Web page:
The father of two daughters, the director states, “I try to tell my daughters everyday that you can do anything on the planet you want to do if you put your heart and soul into it – and that includes math and science. I want them to know you have real value and you can create a satisfying life for yourself with your brains. I felt this was a chance to let girls know they can aspire to be a Katherine Johnson.”
“In this story, you see how skill and knowledge are equalizers. During the space race, when we put everything aside and said, ‘whatever race or sex you are, whatever background you have, if you can do the math, please help us get to the moon,’ something amazing happened. People were valued for their talents and in turn gave their country valuable and precious gifts. A country divided along any lines can accomplish little, but a country united and inspired to work together can achieve the very best.”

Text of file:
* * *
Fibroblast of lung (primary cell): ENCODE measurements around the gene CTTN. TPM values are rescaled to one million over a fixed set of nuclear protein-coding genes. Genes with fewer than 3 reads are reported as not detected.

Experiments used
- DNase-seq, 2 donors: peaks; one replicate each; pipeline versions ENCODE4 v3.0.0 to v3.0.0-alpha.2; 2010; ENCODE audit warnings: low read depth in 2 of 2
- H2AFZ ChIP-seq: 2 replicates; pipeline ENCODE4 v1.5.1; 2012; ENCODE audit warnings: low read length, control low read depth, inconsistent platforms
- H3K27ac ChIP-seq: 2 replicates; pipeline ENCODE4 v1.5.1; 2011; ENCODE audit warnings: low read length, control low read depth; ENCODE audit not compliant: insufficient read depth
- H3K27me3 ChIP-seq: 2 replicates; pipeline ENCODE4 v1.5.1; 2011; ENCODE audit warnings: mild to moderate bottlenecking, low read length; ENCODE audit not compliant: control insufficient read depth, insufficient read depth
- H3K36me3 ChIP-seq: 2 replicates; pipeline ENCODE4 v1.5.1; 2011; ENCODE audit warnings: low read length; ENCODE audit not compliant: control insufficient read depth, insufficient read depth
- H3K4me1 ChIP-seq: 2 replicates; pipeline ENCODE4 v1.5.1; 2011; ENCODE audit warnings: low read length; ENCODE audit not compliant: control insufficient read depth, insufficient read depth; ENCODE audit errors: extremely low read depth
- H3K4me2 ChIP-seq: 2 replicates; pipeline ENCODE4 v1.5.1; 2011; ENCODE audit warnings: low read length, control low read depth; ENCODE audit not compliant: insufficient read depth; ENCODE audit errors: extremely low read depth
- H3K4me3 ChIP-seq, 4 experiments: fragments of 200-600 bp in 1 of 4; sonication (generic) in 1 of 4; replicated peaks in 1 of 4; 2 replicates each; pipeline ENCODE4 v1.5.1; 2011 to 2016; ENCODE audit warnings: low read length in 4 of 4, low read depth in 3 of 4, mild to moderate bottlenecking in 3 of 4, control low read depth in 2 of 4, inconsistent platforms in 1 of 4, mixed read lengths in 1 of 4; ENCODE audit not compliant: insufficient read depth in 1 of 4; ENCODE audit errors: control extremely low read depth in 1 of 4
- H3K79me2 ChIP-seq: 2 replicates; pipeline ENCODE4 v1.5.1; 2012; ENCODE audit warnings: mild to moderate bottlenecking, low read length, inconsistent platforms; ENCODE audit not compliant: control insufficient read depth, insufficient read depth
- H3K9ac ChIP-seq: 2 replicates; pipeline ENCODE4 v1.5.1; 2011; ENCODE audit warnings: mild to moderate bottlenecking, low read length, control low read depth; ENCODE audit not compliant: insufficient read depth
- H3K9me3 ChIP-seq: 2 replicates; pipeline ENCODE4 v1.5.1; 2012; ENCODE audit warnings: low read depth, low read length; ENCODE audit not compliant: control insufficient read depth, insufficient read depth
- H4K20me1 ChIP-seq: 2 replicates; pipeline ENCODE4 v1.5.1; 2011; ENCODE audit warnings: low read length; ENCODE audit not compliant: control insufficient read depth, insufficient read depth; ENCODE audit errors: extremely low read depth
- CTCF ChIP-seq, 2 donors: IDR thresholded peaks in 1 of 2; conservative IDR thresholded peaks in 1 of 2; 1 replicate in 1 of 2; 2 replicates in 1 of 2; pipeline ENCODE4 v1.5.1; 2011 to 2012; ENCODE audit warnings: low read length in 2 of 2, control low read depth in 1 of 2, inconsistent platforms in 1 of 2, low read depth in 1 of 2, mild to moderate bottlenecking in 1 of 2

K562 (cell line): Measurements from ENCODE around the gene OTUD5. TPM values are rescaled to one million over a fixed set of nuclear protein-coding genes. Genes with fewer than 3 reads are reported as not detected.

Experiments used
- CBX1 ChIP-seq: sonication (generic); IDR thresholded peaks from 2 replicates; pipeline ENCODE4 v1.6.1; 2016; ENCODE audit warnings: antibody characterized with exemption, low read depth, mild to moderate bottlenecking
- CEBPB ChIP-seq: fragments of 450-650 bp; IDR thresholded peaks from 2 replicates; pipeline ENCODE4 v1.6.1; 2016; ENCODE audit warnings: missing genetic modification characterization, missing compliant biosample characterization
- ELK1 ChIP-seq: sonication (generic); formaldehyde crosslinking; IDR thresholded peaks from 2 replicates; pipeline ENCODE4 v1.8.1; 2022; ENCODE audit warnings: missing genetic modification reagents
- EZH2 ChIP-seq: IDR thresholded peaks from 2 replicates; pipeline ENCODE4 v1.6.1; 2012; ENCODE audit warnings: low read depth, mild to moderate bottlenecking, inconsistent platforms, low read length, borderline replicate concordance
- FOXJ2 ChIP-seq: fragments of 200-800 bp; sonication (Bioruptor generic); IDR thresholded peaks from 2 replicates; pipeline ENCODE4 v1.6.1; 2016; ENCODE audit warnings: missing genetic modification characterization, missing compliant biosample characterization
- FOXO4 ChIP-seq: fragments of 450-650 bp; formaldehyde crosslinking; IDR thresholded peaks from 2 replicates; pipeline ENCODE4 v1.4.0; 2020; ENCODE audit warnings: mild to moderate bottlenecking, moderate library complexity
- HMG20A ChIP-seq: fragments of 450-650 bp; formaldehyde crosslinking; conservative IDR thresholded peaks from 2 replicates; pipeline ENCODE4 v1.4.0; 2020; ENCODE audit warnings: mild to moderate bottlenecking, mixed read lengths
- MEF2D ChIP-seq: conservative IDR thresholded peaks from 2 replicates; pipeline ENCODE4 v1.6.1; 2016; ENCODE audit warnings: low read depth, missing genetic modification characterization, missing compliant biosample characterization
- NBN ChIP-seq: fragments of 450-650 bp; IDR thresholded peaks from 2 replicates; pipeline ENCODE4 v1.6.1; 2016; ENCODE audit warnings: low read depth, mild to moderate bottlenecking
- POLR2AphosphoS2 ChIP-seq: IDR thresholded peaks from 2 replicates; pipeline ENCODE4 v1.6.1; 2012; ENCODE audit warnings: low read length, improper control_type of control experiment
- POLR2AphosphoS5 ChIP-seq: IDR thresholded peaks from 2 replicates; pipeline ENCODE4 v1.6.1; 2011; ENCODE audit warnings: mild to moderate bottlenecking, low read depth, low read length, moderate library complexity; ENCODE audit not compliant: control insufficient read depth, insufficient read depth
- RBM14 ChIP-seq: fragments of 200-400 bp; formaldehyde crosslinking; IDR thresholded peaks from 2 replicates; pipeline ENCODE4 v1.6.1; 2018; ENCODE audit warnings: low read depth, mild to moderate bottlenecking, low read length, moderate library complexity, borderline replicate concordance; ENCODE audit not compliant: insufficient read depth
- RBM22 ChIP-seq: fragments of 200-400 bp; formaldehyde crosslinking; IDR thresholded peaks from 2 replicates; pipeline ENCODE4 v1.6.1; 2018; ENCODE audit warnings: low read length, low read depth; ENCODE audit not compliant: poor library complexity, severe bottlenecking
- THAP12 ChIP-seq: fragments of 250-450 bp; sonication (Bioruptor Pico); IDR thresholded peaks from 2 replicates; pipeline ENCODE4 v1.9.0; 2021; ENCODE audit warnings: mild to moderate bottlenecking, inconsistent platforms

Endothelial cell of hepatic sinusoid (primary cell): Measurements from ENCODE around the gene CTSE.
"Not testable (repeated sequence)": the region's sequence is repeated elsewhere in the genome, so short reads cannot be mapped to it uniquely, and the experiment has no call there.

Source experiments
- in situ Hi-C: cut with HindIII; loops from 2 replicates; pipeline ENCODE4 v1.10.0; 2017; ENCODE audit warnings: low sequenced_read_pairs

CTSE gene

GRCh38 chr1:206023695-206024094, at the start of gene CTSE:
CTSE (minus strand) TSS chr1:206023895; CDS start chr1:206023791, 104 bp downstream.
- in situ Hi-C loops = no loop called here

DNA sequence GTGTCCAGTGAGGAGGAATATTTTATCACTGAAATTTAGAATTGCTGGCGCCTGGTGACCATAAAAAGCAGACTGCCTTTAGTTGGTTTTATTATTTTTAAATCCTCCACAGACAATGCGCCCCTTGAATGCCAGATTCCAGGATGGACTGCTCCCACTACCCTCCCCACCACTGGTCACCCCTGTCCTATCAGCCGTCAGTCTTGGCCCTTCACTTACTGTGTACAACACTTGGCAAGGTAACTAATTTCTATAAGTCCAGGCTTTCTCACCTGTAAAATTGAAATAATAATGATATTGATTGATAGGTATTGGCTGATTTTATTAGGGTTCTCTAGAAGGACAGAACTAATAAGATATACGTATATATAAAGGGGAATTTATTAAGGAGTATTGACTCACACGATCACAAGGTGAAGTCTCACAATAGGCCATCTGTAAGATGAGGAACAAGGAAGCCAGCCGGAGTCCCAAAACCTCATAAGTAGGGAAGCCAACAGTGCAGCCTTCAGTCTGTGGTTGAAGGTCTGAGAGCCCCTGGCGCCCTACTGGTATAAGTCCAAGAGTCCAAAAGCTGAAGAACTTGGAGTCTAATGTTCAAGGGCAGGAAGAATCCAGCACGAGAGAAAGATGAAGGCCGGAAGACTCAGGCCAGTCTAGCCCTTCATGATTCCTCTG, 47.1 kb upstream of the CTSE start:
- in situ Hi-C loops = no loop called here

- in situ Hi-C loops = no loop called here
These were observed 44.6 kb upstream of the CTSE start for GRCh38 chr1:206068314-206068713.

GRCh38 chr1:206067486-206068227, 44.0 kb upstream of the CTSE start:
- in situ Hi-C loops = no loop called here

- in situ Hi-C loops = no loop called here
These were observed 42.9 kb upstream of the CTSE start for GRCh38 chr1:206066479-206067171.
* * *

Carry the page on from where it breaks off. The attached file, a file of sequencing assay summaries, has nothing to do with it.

As can a team of top filmmakers, such as those Melfi gathered for his mission, including Director of Photography Mandy Walker, Production Designer Wynn Thomas, Set Decorator Missy Parker SDSA, Costume Designer Renée Erlich Kalfus and their teams.
Ted Melfi talked with SET DECOR about the sets that gave us a look at those Hidden Figures and their environments—the juxtaposition of NASA with their close-knit families and community life.
SET DECOR: The film is a work of heart as well as a commitment to history, and we definitely appreciate both.
Director Theodore (Ted) Melfi: Thank you. We spent a lot of time trying to get it right.
SET DECOR: Well, the whole concept throughout the film is this working together for a higher goal. Kevin Costner’s character, Al Harrison, states at one point, “We all get there together – or we don’t get there at all.” Which can be ascribed to filmmaking as well...
Melfi: Oh yes!
SET DECOR: Octavia Spencer says, “Ted came to the set having explored this story inside and out, and his exuberance was felt in every element. He’s truly one of the most collaborative people I’ve known.”